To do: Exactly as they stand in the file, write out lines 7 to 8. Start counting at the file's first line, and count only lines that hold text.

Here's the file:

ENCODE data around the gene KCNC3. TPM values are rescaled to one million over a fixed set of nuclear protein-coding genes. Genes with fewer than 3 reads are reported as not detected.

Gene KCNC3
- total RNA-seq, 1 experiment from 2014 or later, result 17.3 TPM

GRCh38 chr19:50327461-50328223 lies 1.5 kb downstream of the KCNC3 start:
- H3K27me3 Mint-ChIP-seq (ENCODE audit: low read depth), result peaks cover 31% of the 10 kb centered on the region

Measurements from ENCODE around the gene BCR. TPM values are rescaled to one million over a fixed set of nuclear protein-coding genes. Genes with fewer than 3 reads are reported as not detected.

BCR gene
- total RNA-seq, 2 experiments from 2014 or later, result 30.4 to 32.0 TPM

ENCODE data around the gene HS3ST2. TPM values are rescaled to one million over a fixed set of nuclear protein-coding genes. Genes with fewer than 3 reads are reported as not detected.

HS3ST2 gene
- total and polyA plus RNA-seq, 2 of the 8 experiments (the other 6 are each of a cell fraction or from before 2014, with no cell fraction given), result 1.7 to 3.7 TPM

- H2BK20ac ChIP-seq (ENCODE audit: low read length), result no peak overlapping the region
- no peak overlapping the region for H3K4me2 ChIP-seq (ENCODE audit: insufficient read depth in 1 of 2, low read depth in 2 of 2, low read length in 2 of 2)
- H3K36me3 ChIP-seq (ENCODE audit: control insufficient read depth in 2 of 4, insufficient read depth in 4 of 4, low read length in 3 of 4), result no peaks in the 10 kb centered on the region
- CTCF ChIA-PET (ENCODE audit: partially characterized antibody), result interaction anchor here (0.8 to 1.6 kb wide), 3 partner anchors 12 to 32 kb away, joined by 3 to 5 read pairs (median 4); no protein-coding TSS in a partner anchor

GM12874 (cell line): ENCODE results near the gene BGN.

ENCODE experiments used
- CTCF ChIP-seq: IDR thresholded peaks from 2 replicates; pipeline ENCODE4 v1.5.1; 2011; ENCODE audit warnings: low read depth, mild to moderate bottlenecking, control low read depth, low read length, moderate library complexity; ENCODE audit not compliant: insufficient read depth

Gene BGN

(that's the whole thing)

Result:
BCR gene
- total RNA-seq, 2 experiments from 2014 or later, result 30.4 to 32.0 TPM